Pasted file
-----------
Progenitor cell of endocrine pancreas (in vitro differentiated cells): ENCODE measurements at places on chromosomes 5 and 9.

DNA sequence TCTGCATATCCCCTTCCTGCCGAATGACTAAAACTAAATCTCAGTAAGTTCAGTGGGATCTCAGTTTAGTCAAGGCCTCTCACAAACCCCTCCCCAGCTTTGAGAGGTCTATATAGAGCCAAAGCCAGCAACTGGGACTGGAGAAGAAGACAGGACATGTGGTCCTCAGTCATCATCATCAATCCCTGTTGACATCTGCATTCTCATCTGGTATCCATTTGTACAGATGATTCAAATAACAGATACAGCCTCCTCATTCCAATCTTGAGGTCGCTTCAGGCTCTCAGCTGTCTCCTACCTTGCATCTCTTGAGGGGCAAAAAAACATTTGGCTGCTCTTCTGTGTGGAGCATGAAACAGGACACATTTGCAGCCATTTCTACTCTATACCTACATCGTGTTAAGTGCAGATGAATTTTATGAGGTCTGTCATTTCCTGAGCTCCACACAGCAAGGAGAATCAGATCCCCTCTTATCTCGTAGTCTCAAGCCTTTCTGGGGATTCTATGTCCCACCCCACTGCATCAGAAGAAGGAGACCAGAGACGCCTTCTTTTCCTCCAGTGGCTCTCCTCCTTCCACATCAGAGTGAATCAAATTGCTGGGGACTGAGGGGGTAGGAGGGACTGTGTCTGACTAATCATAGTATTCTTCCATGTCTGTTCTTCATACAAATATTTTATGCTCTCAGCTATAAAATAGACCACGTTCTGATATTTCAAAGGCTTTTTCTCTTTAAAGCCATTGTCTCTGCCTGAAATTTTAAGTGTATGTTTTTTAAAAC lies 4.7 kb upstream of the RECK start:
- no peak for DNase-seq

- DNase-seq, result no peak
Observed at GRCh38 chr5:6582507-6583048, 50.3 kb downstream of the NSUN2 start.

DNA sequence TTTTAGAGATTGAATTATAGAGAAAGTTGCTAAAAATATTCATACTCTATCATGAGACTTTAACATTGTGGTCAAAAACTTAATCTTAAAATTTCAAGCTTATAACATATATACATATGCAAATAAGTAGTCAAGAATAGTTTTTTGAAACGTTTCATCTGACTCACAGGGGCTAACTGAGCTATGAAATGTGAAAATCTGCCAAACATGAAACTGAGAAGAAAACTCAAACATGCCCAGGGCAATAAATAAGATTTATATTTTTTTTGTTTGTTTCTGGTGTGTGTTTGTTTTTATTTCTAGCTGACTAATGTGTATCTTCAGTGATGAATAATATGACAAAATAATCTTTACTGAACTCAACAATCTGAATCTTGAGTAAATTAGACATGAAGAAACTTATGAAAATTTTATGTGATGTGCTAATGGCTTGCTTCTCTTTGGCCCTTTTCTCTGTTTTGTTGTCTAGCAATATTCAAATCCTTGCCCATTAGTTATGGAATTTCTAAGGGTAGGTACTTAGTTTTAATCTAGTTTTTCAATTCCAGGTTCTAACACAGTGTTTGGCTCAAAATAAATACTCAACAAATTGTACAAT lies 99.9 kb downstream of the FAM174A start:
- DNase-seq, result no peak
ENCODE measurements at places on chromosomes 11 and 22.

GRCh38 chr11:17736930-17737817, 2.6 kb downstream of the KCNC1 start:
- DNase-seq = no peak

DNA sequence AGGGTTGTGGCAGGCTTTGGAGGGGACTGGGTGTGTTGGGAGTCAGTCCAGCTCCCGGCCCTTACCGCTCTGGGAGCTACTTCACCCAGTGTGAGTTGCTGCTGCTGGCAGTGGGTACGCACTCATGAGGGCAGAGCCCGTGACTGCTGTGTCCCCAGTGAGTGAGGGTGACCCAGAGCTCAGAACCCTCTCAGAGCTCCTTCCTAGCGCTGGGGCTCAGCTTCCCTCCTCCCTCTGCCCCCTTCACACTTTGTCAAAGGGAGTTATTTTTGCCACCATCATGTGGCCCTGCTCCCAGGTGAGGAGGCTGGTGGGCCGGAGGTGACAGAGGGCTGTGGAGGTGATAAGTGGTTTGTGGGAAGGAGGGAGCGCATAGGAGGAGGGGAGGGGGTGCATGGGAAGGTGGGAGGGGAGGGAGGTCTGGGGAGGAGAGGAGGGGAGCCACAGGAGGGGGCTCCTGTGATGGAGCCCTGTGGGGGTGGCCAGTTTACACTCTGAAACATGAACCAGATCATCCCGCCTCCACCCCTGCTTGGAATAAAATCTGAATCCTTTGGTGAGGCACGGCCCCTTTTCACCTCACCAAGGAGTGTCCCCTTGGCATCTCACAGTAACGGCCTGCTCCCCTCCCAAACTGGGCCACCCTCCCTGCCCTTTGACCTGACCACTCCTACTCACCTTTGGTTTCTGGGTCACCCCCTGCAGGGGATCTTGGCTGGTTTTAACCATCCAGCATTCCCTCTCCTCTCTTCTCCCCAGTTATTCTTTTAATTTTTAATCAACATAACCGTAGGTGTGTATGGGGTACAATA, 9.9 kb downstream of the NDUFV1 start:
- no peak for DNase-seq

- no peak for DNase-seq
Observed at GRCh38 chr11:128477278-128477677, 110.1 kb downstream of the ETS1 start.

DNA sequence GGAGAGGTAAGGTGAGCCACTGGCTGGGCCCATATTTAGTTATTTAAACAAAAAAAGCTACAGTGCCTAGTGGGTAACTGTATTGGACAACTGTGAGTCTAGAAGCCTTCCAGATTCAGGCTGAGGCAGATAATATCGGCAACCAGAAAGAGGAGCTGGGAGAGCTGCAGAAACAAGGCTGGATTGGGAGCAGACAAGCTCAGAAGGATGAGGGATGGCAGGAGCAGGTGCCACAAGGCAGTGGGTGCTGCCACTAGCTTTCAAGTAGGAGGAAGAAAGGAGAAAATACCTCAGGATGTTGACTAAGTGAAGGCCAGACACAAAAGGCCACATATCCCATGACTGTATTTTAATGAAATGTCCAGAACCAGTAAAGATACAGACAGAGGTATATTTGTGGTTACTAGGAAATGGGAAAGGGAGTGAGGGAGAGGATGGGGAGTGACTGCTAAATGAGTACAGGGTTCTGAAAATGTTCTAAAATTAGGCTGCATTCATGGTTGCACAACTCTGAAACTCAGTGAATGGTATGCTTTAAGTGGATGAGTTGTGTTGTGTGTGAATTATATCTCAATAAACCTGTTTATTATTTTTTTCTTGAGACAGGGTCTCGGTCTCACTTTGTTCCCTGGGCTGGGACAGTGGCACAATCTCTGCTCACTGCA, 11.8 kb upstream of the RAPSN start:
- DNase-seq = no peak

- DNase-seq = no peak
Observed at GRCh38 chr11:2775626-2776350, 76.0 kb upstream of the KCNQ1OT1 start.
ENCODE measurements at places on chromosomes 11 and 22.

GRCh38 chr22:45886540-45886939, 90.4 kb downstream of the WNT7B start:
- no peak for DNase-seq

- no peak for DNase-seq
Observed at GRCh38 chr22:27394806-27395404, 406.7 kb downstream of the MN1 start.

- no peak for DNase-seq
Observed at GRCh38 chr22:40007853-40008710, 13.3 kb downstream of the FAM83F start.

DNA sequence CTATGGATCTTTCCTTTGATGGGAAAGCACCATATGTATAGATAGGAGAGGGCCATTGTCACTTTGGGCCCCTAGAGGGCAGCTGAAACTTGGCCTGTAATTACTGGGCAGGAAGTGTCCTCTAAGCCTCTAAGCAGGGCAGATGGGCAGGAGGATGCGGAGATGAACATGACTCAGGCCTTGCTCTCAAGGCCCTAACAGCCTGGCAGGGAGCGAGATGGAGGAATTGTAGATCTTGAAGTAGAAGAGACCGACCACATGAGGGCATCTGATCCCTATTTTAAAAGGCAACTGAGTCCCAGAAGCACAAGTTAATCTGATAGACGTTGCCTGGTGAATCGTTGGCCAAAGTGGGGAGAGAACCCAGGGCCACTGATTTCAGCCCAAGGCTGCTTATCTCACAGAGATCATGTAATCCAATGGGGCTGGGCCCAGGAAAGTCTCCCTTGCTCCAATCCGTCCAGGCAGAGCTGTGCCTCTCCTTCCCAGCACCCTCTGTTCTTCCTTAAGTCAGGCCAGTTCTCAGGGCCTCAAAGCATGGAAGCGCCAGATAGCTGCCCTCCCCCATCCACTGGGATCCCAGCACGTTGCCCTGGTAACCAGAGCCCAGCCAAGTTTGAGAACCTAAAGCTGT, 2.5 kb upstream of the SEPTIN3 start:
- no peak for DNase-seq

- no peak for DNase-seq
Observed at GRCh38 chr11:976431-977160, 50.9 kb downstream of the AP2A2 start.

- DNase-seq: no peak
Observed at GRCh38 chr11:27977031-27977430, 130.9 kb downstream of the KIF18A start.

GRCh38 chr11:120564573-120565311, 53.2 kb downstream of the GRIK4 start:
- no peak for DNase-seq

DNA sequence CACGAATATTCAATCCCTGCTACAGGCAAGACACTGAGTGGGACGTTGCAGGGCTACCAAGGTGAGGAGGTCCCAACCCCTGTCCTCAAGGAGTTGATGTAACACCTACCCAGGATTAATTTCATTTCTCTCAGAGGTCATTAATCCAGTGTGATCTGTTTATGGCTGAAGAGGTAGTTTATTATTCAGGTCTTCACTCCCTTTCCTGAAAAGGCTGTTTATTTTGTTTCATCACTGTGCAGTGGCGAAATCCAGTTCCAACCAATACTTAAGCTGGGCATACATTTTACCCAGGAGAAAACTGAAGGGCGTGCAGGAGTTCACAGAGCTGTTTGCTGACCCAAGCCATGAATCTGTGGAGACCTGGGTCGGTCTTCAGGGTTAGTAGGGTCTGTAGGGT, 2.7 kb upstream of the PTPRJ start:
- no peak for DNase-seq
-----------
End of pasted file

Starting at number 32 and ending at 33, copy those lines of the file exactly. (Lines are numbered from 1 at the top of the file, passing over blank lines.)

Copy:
GRCh38 chr11:120564573-120565311, 53.2 kb downstream of the GRIK4 start:
- no peak for DNase-seq